My initial impulse was to leave the Croce puzzle undone (given that I have found many of his “specialty” puzzles rather time-consuming), but it was sitting there, and I wondered exactly what he meant by “unchecked squares, going clockwise”, and … before I knew it, I got sucked in, and quickly discovered that it was not all that different from his usual rectangular puzzles. I liked the fact that, although I had to guess at various answers, all of them were very logical guesses: for example, given the clue “Michael ___ Palin (Atlanta emo band” (a group completely unknown to me), I could still intuit pretty easily what a punster might come up with for that four-letter blank. (Come to think of it, I think that may be one of the things I like about his cluing, in general.) I finished with no errors (in about 50 minutes, I think, but I forgot to record my starting time, so … ).

        My solve of the Newsday “Stumper” was decidedly odd. It took me 34:09, with no errors, but I would like to have a graph of the sort I mentioned a few weeks ago, showing progress versus time. I would guess that the top half was completely filled in at about the 12-minute mark and the bottom half was filled in during the final 12 minutes; the 10-minute segment in between was a plateau, occupied solely by staring and head-scratching.

        I think my subconscious is finally accepting that I’m staying in this new place, as a consequence of which I’ve begun to unpack some of the boxes in the basement. In the process, I came across all those old Fireball books I acquired just before the move and, with winter approaching, it’s possible that I’ll get back into doing some of the puzzles in them. We’ll see … 😜.

        1. I usually get kind of a quick idea of progress vs. time while I’m doing most things that take me that kind of time. The Newsday was easy in that regard. Most of it went pretty quickly except the upper right and then stared at it for about 30-40 minutes before I had one of those “how could you be so stupid?” moments (between HAREM PANTS and TEAM EUROPE) and finished it out. The overall time should have been closer to yours except for that. (Error was EIRE for LIRE. Seemed reasonable.)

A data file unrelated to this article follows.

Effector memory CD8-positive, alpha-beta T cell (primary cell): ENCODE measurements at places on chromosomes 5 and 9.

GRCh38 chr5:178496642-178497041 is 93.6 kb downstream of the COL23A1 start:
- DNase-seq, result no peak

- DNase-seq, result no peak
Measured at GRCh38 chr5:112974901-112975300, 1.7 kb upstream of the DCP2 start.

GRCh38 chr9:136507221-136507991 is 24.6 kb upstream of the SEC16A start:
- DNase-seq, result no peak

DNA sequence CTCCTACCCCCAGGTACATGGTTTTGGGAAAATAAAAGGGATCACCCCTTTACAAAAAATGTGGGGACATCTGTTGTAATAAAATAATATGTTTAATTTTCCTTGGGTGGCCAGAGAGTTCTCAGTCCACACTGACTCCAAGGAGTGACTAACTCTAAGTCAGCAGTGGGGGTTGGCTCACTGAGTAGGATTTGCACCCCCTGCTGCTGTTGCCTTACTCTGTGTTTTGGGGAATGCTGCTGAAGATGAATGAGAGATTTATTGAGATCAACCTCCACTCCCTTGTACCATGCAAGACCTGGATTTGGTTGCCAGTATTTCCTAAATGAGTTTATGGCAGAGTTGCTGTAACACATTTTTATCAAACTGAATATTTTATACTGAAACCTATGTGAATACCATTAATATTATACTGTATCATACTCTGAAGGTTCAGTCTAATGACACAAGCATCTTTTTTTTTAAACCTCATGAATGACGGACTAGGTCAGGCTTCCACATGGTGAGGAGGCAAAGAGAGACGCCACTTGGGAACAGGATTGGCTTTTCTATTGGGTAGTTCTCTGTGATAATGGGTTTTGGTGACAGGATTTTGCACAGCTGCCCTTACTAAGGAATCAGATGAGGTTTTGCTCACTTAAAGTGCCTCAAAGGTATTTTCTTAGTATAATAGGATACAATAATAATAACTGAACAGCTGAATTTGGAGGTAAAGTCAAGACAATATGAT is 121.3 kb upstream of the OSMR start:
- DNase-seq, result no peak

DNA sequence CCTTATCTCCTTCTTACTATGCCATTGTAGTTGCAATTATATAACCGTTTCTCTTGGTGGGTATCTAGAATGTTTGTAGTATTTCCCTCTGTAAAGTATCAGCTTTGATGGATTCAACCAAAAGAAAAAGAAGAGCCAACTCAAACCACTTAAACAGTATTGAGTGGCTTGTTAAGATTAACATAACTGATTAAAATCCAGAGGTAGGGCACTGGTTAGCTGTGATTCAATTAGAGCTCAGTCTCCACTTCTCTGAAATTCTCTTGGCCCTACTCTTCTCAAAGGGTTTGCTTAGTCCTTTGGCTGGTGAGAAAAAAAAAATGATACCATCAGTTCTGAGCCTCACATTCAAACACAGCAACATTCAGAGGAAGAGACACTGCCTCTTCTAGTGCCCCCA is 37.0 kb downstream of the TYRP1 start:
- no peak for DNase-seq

As for the Fireball books, I ended up getting all of them and two away from completing them all (on “Sizzlingly Hard” right now, but think of them more in years since I subscribed and have the rest cataloged like that). Still keeping track of how I do on all of them and have all that saved. Most of them from 2012 and earlier kind of just “clunk” on progress vs. time but I finish most of them in about the same time or longer that I tend to finish Croce and Newsday. I definitely do think they got easier in 2013 and again in 2018.

  2. LAT: A little over an hour to complete with one minor letter error. Didn’t think I’d be able to do it at all, as there were very few “gimmies,” at least for me. Had trouble in upper left corner because I entered “bleu” for the Mediterranean color instead of “azur.” Took a long time to correct that. Hardest puzzle in quite a while, but I enjoyed it.

  3. 24:04 1 error, 2 lookups

    Alternated between “oh this is tough” and “I got one, and this and this and this” and “nope, still tough.” A fine challenge.

    Today I learned about James Ensor.

  4. 44:27 no errors…this is my first and only error free puzzle of the day.
    Either I’m getting older or the puzzles are getting harder or both.
    Stay safe😀
    Go Ravens

  5. Very, very hard puzzle for me. Even when I got Dr. Google’s help. I found the puzzles yesterday and Thursday extremely easy, so maybe the constructor just put all the hard stuff in today’s?

    This was my first DNF in a long time.

  6. 16 minutes, 34 seconds, no errors. Good, stiff Saturday challenge. Mid-solve, I’m thinking, “This is a DNS for sure”, but after filling in what I could that came to mind, some of the crosses began to take shape for me.

  7. My first DNF in a long, long time. Nothing particularly clever or interesting about this puzzle—just very obscure trivia, and if ya don’t know it, ya don’t know it.

  8. Ready to give up a few times, but stuck with it—and finished (about 40 minutes?) without any look-ups or errors. 😁

  9. The scary part was that apparently I knew who J.Lo’s fiance is. Sigh. I’d rather not reinforce those particular neural pathways.

  10. Pretty tough Saturday for me; took 58 minutes on paper with 1 error. Slowly got the E, SE, SW, W, NW and then got stuck on the NE for a looong time. Finally unscrambled it after another 15 minutes and was left with two squares to fill in the E and SW. I got the N in TOWNE right but couldn’t figure out COlJ/lESPRESSO.

    Considering that I didn’t know OCK, TOWNE, ENSOR, STINGO, AMYLASE NESPRESSO, URE, SIERRAMIST and SOS, I was just relieved that I could suss it out to the extent that I did, without help.

    Nice, very tough challenge.